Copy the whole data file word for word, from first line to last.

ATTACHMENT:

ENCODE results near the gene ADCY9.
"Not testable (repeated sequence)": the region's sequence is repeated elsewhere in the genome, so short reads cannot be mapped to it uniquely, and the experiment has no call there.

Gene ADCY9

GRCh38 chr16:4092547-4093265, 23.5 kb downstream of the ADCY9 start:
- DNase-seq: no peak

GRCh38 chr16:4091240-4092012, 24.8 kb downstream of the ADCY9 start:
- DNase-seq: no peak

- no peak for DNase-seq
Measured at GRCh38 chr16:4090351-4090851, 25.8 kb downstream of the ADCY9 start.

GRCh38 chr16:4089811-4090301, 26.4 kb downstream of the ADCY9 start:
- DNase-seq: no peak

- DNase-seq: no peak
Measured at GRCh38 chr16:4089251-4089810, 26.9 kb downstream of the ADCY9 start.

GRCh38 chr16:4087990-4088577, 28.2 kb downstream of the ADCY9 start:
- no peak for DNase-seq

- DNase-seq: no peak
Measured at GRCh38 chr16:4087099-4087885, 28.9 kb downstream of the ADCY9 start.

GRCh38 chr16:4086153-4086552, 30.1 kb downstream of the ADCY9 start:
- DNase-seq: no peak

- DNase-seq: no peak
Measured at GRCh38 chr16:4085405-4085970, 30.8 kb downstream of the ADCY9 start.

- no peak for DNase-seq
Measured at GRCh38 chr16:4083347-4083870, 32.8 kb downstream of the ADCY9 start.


ENCODE results near the gene ADCY9.
"Not testable (repeated sequence)": the region's sequence is repeated elsewhere in the genome, so short reads cannot be mapped to it uniquely, and the experiment has no call there.

Gene ADCY9

GRCh38 chr16:4092547-4093265, 23.5 kb downstream of the ADCY9 start:
- DNase-seq: no peak

GRCh38 chr16:4091240-4092012, 24.8 kb downstream of the ADCY9 start:
- DNase-seq: no peak

- no peak for DNase-seq
Measured at GRCh38 chr16:4090351-4090851, 25.8 kb downstream of the ADCY9 start.

GRCh38 chr16:4089811-4090301, 26.4 kb downstream of the ADCY9 start:
- DNase-seq: no peak

- DNase-seq: no peak
Measured at GRCh38 chr16:4089251-4089810, 26.9 kb downstream of the ADCY9 start.

GRCh38 chr16:4087990-4088577, 28.2 kb downstream of the ADCY9 start:
- no peak for DNase-seq

- DNase-seq: no peak
Measured at GRCh38 chr16:4087099-4087885, 28.9 kb downstream of the ADCY9 start.

GRCh38 chr16:4086153-4086552, 30.1 kb downstream of the ADCY9 start:
- DNase-seq: no peak

- DNase-seq: no peak
Measured at GRCh38 chr16:4085405-4085970, 30.8 kb downstream of the ADCY9 start.

- no peak for DNase-seq
Measured at GRCh38 chr16:4083347-4083870, 32.8 kb downstream of the ADCY9 start.